Prologue
A Night of Frost
a novel I wrote in the 50s

In the 1950s, I was light years away from education. I spent a few years in exploratory oil development in Illinois. The outfit I worked for drilled some highly productive wells down near Olney, Illinois, and I received a royalty on every barrel. I quit the oil business two years later and became co-owner of Ford agencies in a couple of small Illinois towns, like Homer. I soon realized that automobile sales and repair was not my calling, so I got rid of the agencies and decided to become a writer. For a year I stayed at home, wrote, and babysat our first child, Eric, as my wife finished law school.

I wrote some novels and some short stories. I didn’t know anything about agents or how someone goes about finding a home for a novel, so I went to New York and, unannounced, walked into different publishing companies and asked to talk to an editor about the novel I had brought with me (several copies). Strangely enough, I met with an editor in every publishing house I went to—Doubleday, Scribners, Putman. Several of the editors pointed out that they had never heard of anybody actually going to their office to submit a novel. The last place I went to was Simon and Schuster. The editor I met was my age and just starting out. His name was Michael Korda, and he would later become Editor-in-Chief of Simon and Schuster. He was very British, and I was struck by how different he and I were and how much we were the same.

On May 21, 1959, the day that my wife delivered twin boys, Owen and Kurt, I received a correspondence from Michael that Simon and Schuster wanted to take out an option on the novel A Night of Frost. I was overwhelmed. What a day!

A couple of months later, I received a message of regret from Michael. Simon and Schuster had reorganized. For Michael it meant that he would move up the editorial ladder; however, the company decided not to publish any first-time authors who were not currently under contract. I was devastated.

The royalty money we had been receiving from the oil wells was diminishing, and I had to go out and get a job. I landed one at a children’s encyclopedia, Our Wonderful World, which was in Champaign, Illinois. I became the assistant science editor. I hated the job and hated my future. But after less than a year, I became research director for an advertising agency. And after a couple of more moves, I landed in education.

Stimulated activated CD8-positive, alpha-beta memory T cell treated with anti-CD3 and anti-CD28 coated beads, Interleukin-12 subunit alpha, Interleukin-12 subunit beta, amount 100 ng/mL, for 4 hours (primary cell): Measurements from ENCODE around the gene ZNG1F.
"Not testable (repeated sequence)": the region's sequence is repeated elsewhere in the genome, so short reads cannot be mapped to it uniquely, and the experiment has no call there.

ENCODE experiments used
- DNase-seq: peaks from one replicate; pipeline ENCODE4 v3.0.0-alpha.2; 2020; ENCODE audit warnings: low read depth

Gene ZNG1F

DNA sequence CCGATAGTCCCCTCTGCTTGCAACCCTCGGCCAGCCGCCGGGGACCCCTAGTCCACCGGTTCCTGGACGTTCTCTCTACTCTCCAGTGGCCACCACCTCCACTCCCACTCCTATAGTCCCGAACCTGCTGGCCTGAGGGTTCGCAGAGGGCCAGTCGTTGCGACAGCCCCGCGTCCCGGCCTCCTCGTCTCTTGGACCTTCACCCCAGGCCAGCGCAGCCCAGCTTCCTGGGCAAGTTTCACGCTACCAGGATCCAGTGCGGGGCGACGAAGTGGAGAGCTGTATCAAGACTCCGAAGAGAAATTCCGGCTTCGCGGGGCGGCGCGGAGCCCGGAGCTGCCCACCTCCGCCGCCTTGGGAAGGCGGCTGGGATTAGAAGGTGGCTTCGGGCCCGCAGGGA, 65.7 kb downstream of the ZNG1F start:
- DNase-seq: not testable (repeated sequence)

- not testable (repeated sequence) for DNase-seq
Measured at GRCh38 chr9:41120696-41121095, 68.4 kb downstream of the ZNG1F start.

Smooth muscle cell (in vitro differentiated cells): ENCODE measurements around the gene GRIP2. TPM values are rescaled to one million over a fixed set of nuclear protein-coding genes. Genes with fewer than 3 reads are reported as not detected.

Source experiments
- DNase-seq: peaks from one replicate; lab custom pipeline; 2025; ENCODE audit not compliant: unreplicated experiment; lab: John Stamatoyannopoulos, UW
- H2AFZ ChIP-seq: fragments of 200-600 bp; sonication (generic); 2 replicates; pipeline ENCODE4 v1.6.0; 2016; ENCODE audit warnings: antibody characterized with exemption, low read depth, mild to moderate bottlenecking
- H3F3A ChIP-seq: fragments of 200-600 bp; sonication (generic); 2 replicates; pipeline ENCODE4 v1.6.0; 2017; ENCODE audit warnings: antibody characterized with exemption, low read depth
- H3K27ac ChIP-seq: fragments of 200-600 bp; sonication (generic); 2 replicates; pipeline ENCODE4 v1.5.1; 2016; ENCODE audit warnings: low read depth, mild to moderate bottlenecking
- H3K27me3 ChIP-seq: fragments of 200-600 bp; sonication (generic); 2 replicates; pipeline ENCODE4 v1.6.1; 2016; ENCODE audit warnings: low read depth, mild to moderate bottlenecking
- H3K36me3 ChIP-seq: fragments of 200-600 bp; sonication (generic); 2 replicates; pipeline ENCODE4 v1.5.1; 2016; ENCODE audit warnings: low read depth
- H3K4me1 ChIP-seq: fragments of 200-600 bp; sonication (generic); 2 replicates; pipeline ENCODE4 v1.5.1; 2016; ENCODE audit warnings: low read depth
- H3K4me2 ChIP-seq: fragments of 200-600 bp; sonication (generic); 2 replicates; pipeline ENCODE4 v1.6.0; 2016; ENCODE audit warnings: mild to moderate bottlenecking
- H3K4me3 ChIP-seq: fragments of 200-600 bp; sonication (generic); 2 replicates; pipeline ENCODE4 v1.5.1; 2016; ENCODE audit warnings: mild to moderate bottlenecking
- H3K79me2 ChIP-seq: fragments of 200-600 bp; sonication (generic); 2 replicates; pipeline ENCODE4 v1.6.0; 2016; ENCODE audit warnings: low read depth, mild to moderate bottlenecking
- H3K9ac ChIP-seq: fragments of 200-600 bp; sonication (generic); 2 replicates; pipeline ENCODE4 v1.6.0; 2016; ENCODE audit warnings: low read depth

During this period and the years that followed, a copy of A Night of Frost not only yellowed in the bottom drawer of my desk; the pages started to disintegrate. When I discovered the condition of manuscript, I had Karen, my assistant, retype the novel.

Although I have mixed feelings, I’m putting it on the Web. I haven’t changed anything in it, and I haven’t reread all of it. Understand that it was written over 50 years ago, by a different me from a different world. But you may find it entertaining. Feel free to download it.

Featured Video

Kindergarteners Showing Off Their Math Skills 1966 Uncut demonstration of at-risk children who were taught math by Zig Engelmann as four year olds and five year olds. The session was filmed in front of a class of college students in August with no rehearsal. Children work addition, subtraction, multiplication, division problems, basic algebra problems, fraction problems, area problems, factoring, and simple simultaneous equations.

Watercolors by Zig



Picture of the Month
May 2017
Wildflowers east of Corvallis, Oregon

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